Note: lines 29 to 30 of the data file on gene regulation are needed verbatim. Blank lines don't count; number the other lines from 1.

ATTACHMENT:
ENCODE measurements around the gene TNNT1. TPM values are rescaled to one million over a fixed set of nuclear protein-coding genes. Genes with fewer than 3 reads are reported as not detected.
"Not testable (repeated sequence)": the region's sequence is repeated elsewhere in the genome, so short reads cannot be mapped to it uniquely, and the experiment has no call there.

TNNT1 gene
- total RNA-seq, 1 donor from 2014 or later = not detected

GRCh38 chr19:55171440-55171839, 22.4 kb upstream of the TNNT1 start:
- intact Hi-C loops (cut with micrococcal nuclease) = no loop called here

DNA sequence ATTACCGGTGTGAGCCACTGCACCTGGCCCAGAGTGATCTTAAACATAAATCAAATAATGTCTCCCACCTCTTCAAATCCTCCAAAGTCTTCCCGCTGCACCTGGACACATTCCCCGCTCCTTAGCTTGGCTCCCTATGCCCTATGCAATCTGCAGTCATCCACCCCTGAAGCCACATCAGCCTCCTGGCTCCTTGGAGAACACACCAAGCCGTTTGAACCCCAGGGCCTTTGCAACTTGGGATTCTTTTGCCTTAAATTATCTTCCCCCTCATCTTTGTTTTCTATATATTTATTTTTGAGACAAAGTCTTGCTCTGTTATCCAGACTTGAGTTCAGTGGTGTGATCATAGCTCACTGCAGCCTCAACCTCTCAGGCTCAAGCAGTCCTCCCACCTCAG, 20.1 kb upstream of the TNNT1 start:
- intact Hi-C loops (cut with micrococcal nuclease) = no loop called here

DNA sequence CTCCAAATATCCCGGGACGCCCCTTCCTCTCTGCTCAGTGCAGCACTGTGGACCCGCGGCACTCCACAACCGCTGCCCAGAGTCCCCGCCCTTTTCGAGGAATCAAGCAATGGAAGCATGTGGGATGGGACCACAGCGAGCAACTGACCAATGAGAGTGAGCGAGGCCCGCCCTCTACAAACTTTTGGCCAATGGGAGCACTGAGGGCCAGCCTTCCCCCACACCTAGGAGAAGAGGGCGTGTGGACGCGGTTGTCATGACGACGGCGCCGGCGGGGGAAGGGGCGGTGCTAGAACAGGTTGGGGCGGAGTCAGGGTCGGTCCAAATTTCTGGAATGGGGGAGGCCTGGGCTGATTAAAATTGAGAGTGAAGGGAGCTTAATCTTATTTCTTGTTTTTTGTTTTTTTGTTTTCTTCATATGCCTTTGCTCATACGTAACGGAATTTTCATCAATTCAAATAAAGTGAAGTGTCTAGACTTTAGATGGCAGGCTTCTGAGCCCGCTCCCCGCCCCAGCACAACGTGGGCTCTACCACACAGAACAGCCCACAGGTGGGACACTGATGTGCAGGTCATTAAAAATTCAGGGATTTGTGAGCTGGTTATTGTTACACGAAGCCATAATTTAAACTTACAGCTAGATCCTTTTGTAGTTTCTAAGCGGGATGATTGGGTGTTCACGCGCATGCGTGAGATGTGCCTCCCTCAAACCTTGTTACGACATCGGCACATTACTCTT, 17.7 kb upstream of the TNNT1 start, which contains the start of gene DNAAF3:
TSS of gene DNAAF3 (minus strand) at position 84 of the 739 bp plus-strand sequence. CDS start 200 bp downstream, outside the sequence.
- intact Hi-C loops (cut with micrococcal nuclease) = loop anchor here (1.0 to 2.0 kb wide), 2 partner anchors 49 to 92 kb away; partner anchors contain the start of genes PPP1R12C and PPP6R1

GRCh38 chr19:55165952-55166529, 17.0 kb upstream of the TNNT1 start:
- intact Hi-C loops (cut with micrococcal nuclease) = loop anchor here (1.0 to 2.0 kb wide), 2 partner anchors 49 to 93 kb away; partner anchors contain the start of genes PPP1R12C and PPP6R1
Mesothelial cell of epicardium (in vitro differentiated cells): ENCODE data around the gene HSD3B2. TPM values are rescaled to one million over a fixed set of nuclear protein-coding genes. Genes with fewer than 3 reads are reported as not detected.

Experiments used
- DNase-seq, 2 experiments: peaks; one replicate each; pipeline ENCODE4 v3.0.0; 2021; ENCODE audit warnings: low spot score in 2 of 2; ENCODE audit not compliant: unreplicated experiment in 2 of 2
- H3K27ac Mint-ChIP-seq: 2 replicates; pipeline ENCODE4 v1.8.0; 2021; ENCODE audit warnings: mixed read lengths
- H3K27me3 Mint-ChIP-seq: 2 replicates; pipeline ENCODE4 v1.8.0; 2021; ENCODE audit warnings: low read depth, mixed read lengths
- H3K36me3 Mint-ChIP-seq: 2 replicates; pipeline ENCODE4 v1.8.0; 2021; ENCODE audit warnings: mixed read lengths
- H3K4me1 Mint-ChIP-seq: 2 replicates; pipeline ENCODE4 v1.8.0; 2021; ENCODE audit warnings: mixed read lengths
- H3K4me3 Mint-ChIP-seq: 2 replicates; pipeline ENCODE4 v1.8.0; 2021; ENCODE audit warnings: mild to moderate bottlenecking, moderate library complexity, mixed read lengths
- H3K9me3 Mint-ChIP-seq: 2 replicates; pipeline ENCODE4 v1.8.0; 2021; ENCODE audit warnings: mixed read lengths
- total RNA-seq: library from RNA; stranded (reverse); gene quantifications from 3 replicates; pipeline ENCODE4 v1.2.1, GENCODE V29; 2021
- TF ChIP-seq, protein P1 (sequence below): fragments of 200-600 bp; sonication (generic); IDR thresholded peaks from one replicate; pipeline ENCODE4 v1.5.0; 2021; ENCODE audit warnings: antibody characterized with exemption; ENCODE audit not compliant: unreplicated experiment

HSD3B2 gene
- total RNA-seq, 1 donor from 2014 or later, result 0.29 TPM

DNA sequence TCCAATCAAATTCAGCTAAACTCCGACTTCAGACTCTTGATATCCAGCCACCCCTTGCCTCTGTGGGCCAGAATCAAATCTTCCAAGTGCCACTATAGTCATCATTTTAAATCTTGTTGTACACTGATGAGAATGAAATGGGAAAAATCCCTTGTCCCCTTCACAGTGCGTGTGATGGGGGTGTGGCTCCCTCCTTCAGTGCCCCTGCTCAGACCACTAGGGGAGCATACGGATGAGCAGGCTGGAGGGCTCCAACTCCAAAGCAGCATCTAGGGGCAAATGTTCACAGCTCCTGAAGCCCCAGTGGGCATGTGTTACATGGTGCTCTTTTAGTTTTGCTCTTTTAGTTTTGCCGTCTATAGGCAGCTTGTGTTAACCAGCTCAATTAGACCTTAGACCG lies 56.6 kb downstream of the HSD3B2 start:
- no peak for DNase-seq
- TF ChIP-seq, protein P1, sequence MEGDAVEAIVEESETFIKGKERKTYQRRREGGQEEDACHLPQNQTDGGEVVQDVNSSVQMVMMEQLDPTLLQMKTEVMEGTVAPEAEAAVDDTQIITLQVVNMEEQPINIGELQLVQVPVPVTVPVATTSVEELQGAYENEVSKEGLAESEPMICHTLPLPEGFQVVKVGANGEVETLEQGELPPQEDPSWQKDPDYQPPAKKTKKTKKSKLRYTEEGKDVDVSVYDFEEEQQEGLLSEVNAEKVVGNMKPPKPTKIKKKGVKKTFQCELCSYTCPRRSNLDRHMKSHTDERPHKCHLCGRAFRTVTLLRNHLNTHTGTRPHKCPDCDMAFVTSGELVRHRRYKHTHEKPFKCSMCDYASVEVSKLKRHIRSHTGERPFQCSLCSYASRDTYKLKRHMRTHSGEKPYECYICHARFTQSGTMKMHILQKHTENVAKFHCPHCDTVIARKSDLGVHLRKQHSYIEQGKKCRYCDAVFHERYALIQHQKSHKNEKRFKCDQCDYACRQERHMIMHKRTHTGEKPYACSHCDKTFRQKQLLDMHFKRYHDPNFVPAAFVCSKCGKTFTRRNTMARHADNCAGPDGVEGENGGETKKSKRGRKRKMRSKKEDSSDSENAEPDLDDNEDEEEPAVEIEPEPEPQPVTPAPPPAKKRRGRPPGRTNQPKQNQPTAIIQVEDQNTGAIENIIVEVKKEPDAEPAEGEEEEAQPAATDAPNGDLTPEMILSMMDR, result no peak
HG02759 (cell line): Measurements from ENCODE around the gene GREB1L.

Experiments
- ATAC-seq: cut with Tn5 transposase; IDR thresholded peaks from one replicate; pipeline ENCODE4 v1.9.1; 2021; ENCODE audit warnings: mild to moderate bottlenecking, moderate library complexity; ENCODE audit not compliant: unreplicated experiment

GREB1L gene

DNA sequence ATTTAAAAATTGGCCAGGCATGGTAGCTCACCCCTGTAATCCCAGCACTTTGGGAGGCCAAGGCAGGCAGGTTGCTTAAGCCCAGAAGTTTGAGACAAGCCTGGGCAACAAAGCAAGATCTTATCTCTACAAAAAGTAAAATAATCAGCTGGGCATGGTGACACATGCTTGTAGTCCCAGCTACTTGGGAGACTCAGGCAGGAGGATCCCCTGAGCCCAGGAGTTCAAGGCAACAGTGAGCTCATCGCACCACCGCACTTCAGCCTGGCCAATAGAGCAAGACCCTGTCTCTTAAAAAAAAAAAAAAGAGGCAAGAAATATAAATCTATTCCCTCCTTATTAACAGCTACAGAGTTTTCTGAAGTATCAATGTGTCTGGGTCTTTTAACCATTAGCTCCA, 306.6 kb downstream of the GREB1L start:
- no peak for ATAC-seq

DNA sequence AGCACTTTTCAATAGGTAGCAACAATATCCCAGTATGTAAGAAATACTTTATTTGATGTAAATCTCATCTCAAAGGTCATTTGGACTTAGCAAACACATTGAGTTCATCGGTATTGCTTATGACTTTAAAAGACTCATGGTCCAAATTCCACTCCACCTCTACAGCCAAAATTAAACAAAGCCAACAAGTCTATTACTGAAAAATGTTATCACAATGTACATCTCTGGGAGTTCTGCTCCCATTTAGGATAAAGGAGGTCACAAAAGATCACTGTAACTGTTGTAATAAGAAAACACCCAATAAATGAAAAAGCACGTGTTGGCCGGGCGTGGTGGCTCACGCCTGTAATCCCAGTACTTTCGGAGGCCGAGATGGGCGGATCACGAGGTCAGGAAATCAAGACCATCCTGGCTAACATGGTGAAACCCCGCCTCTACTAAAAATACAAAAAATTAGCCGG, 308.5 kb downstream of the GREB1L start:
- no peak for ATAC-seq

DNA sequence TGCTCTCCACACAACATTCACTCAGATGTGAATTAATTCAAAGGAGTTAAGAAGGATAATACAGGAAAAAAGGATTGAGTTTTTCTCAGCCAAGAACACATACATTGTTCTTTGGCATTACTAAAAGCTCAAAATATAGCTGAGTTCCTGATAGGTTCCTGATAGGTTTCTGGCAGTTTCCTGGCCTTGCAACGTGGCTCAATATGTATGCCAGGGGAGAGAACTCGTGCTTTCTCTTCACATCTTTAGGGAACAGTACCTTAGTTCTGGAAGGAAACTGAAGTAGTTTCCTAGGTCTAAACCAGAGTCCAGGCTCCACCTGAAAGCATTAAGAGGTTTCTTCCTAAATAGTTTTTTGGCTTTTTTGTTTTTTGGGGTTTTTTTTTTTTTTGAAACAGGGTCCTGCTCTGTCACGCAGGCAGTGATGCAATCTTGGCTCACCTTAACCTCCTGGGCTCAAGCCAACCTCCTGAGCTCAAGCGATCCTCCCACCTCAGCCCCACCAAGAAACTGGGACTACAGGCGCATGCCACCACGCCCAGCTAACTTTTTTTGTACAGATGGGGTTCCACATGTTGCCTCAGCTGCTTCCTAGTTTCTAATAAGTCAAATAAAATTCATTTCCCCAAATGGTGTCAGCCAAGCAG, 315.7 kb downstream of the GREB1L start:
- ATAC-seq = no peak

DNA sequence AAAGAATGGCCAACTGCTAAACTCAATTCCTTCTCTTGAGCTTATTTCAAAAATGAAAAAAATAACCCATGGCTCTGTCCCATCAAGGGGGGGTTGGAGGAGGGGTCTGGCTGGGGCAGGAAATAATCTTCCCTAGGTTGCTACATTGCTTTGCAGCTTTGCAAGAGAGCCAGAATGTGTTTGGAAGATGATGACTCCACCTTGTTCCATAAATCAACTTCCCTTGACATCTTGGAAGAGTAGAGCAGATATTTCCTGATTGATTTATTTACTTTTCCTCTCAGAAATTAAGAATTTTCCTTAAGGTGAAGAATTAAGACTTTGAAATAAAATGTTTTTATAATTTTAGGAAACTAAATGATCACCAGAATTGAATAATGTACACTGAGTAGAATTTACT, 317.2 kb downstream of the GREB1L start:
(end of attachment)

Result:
- TF ChIP-seq, protein P1, sequence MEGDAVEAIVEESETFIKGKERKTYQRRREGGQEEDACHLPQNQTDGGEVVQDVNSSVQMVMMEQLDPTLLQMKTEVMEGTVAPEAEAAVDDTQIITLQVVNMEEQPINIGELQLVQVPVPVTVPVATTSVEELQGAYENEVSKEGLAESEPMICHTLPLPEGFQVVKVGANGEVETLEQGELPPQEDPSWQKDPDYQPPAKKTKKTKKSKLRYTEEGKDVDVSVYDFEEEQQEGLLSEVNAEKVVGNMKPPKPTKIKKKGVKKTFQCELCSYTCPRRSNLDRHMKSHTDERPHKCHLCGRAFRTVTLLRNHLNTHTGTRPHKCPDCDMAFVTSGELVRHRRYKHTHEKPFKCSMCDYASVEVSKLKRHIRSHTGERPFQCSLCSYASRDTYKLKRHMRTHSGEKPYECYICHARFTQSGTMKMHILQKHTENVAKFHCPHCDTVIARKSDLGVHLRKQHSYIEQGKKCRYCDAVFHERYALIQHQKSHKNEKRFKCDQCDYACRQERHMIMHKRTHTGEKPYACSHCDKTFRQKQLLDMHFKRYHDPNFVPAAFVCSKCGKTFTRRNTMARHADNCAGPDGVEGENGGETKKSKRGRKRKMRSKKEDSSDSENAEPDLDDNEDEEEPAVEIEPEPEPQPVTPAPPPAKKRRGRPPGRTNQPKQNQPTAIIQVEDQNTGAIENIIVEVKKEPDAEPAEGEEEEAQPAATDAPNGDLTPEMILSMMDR, result no peak
HG02759 (cell line): Measurements from ENCODE around the gene GREB1L.